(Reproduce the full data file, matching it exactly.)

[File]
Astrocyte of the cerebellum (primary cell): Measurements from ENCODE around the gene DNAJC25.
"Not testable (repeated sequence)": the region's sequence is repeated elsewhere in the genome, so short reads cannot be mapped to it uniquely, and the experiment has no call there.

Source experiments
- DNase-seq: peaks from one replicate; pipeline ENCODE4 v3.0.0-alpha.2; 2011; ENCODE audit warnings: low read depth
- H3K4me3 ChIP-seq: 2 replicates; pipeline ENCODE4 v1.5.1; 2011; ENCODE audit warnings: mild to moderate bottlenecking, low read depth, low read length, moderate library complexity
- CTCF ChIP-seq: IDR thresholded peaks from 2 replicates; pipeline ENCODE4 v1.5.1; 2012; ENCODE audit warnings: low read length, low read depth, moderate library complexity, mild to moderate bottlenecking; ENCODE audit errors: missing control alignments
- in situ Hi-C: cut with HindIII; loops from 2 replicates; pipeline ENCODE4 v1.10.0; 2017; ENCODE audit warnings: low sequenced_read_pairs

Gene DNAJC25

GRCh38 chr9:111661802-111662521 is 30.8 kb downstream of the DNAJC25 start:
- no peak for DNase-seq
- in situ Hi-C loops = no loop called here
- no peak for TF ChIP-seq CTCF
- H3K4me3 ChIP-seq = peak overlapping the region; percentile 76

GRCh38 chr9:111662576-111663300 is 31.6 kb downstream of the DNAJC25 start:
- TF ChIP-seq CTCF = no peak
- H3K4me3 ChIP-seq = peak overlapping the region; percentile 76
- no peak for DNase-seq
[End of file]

Astrocyte of the cerebellum (primary cell): Measurements from ENCODE around the gene DNAJC25.
"Not testable (repeated sequence)": the region's sequence is repeated elsewhere in the genome, so short reads cannot be mapped to it uniquely, and the experiment has no call there.

Source experiments
- DNase-seq: peaks from one replicate; pipeline ENCODE4 v3.0.0-alpha.2; 2011; ENCODE audit warnings: low read depth
- H3K4me3 ChIP-seq: 2 replicates; pipeline ENCODE4 v1.5.1; 2011; ENCODE audit warnings: mild to moderate bottlenecking, low read depth, low read length, moderate library complexity
- CTCF ChIP-seq: IDR thresholded peaks from 2 replicates; pipeline ENCODE4 v1.5.1; 2012; ENCODE audit warnings: low read length, low read depth, moderate library complexity, mild to moderate bottlenecking; ENCODE audit errors: missing control alignments
- in situ Hi-C: cut with HindIII; loops from 2 replicates; pipeline ENCODE4 v1.10.0; 2017; ENCODE audit warnings: low sequenced_read_pairs

Gene DNAJC25

GRCh38 chr9:111661802-111662521 is 30.8 kb downstream of the DNAJC25 start:
- no peak for DNase-seq
- in situ Hi-C loops = no loop called here
- no peak for TF ChIP-seq CTCF
- H3K4me3 ChIP-seq = peak overlapping the region; percentile 76

GRCh38 chr9:111662576-111663300 is 31.6 kb downstream of the DNAJC25 start:
- TF ChIP-seq CTCF = no peak
- H3K4me3 ChIP-seq = peak overlapping the region; percentile 76
- no peak for DNase-seq